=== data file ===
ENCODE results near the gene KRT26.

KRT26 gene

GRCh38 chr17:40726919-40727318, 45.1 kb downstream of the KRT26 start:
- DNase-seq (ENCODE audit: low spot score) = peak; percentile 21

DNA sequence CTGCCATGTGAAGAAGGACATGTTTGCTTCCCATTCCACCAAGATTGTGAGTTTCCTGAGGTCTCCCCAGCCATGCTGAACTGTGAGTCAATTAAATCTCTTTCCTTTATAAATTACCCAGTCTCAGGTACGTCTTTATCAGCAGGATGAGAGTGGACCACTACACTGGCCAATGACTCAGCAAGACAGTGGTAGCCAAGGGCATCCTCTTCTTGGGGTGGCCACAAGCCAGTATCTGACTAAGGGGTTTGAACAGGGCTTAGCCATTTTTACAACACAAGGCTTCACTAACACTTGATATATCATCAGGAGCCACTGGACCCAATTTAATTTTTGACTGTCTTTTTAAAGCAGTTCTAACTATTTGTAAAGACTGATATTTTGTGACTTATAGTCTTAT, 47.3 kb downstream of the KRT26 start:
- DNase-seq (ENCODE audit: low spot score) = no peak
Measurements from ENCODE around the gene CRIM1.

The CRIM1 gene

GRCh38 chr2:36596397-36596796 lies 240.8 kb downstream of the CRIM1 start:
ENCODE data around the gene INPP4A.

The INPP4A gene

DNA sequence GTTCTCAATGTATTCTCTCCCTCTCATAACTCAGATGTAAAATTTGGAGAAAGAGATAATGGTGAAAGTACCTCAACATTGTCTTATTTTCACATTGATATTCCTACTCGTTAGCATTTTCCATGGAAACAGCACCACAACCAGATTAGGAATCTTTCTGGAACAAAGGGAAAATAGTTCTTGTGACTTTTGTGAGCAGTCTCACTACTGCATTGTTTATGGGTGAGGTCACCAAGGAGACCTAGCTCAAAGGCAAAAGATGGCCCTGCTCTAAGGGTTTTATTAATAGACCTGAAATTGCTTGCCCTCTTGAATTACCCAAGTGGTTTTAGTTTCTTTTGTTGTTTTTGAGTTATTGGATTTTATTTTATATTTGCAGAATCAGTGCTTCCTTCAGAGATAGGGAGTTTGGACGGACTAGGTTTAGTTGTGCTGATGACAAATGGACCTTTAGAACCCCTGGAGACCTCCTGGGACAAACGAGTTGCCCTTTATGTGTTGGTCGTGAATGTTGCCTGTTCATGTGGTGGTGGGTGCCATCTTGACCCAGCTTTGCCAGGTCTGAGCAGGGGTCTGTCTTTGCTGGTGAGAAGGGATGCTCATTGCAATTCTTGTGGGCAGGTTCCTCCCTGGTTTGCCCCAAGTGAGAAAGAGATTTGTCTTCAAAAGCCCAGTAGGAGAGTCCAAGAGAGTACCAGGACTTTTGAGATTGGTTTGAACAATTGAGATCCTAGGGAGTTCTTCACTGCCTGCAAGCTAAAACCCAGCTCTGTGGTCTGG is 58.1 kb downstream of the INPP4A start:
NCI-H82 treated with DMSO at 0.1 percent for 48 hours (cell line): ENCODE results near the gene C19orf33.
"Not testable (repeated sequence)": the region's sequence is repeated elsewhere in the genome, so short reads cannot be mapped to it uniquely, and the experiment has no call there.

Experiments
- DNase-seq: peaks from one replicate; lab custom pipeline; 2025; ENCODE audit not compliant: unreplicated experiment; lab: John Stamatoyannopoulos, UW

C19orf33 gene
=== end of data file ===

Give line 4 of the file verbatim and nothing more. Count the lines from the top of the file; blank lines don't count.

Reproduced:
- DNase-seq (ENCODE audit: low spot score) = peak; percentile 21